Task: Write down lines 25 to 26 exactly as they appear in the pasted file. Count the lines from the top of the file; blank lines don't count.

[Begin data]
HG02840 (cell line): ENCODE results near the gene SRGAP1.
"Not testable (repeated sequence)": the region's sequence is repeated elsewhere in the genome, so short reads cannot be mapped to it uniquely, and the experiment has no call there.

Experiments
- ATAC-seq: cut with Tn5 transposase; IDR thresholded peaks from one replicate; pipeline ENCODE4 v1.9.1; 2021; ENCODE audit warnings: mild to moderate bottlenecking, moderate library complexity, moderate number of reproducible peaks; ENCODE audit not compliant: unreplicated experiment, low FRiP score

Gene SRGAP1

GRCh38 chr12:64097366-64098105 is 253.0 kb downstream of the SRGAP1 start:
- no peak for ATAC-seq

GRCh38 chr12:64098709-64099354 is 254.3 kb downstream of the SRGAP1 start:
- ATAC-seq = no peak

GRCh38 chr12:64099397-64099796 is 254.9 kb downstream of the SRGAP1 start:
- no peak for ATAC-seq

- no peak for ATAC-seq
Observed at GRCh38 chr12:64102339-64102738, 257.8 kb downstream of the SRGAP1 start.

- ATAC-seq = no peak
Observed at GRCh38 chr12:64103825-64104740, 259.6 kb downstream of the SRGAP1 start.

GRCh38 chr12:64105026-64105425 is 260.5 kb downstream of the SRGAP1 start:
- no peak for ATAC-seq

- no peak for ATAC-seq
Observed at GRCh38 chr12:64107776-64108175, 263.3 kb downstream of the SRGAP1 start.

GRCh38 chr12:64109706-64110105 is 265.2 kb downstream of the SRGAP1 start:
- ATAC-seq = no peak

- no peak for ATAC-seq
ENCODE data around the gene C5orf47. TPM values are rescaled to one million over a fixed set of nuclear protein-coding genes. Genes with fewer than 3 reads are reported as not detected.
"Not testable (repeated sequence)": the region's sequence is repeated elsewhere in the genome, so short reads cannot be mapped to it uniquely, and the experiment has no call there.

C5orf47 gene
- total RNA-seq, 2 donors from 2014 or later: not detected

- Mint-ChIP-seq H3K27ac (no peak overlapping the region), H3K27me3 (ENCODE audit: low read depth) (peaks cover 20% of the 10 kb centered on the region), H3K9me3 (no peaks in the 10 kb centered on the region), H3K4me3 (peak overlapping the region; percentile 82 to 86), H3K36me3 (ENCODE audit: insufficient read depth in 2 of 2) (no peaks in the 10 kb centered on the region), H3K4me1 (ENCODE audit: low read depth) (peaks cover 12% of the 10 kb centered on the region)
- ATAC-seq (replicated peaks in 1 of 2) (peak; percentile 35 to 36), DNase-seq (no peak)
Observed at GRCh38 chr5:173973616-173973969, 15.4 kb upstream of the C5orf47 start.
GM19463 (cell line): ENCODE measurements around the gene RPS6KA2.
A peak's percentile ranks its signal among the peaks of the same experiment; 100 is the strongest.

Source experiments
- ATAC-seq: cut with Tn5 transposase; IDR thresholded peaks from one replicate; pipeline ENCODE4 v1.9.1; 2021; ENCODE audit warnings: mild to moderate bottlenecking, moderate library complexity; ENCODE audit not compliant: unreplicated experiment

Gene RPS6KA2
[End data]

C5orf47 gene
- total RNA-seq, 2 donors from 2014 or later: not detected